• People with severe illness can benefit from antivirals, and those with symptoms whose underlying conditions may cause a more serious course of H1N1 disease should get antivirals.   See Flu Essentials at flu.gov for warning signs of serious illness.
  • The H1N1 vaccine effort has moved into the implementation phase.  States and large cities that are part of the program started to place orders yesterday, with 25 sites placing orders for about 600,000 doses of vaccine.
  • In the future, every Friday, CDC will provide updates through Wednesday of that week on how much H1N1 vaccine is available, how much has shipped out, and to what location it has shipped.
  • Right now they are shipping out the live attenuated vaccine only.  Rumors are going around that healthcare workers cannot receive the live attenuated, but if they are under 50 years of age with no chronic medical conditions, they should be able to receive it.
  • Dr. Schuchat made it clear that for H1N1 vaccine manufacture, safety was the top priority.  No corners were cut in production.  It was produced exactly as seasonal influenza vaccine is produced with even more clinical trials.

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Antibacterial soap – yes or no?

10 09 2009

You gotta love handwashing.  Water, soap, rub, and rinse.  Too easy and gets rid of lots of germs.

The question seems to be: do we need to use antibacterial soap?

Natural soap contains fatty acids that allow oil and water to come together more easily, which in turn allows the water we’re using to carry away the germ-infested oil and grease on our hands.

In the 1990s, antibacterial soaps came on the market for home use.  It seems like using them would be a no-brainer, but experts can’t agree on this.

One concern is whether long-term and widespread use of antimicrobials is contributing to the creation of antibiotic-resistant “superbugs.”

Environmental experts are voicing concern about the long-term effects of triclosan and other chemicals used in these antibacterial products, which are building up in our waste water system, and ultimately being dumped into the environment where they disturb the natural ecosystem by killing desirable and important microbes.

In addition to questions about the environmental impact, the actual effectiveness of these ingredients in household soaps is now in doubt.  Most experts agree that antibacterial soaps are unnecessary in a healthy home setting, and may actually do more harm than good.

A 2004 report in Annals of Internal Medicine found that in a 48-week randomized double-blind study, there was no statistical difference in illness symptoms between the families that used exclusively antibacterial products, and the families that used exclusively non-antibacterial cleaning products.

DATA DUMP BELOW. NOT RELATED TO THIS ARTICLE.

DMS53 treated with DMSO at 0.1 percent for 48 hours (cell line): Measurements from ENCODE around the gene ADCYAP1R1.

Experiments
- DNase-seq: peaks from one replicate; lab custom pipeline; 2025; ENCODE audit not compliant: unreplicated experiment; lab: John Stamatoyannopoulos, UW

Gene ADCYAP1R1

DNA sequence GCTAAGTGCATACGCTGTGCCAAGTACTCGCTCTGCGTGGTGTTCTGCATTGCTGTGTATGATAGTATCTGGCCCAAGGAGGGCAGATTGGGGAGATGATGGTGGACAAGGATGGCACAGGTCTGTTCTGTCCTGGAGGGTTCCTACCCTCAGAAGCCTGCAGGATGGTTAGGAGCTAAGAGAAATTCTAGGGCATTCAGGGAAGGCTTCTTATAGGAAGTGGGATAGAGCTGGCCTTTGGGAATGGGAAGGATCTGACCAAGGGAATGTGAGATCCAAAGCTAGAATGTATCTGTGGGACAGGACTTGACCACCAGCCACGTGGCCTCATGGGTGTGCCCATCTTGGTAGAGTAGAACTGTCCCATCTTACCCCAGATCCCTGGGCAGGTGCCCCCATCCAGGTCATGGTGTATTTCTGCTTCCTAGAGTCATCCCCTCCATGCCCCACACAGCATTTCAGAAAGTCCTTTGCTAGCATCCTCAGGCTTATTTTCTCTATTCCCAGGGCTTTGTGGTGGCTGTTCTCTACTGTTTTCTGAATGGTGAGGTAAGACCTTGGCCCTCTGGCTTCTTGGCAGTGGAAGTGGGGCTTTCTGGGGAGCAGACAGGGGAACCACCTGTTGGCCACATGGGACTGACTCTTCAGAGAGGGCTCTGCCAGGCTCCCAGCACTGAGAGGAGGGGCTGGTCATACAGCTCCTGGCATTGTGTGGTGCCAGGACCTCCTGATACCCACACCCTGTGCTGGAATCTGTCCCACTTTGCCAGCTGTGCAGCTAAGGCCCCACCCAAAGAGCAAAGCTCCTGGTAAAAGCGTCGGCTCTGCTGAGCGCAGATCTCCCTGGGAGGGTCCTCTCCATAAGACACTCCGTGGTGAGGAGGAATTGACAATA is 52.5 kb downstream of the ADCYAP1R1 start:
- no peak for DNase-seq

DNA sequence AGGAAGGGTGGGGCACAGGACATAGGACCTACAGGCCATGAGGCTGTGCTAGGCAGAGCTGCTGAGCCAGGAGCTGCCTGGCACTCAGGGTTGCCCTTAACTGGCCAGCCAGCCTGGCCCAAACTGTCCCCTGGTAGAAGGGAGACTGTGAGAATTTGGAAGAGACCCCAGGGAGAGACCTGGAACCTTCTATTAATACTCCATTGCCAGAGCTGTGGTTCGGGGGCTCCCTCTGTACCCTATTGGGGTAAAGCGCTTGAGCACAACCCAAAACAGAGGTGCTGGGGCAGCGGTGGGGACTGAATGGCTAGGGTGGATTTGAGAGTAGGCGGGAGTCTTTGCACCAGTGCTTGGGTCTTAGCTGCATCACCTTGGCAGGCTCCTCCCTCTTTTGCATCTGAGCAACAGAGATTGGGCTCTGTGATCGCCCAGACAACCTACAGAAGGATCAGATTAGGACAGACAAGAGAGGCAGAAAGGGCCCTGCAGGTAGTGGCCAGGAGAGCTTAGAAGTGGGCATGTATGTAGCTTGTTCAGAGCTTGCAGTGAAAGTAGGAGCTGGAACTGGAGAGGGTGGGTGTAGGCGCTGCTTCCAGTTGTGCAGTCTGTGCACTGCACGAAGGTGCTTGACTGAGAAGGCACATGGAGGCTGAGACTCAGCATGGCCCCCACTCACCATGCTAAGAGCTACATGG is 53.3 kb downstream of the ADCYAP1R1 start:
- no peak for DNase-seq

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H1N1 Vaccine Questions? Ask Dr. Anne

4 09 2009

Chief Science Officer Dr. Anne Schuchat answers parents questions about the 2009 H1N1 flu and the vaccine to protect against it. Children aged six months through 24 years are recommended to receive H1N1 flu vaccine. Learn more about it, and how you can protect your family with this vaccine.

This video can also be viewed at http://www.cdc.gov/cdctv/ or on the CDC podcast page.





Babies, Kids, and H1N1

3 09 2009

Delivery/Post-Partum and H1N1 – what do I do?

Breastfeeding may help protect newborns against influenza, but mom’s good handwashing habits before and after breastfeeding are just as important. If you are on medication for flu, you can still breastfeed. Your provider may suggest that you wear a mask when near your baby. If you have symptoms, you can still breastfeed; the milk is not contagious. But stay away from your baby if you are feverish.

Mothers who are infected with H1N1 when they deliver do not necessarily have to be separated from their newborn. A mother on medication should be able to breastfeed; separating her from her infant would not be advantageous. A mother who is actively sick with symptoms will not be very capable of caring for an infant and will need help, which will also help minimize contact and transmission. All caregivers should be vaccinated, and should also get a Tdap vaccination (tetanus, diphtheria, pertussis).

Do I need to worry about outbreaks in schools?

Because of the H1N1 outbreaks in community settings (camps, e.g.) this summer, experts do expect schools to be breeding grounds for H1N1.

School closure is an option, but is not expected to be necessary. Students (or anyone) with flu symptoms should stay home.

Other Concerns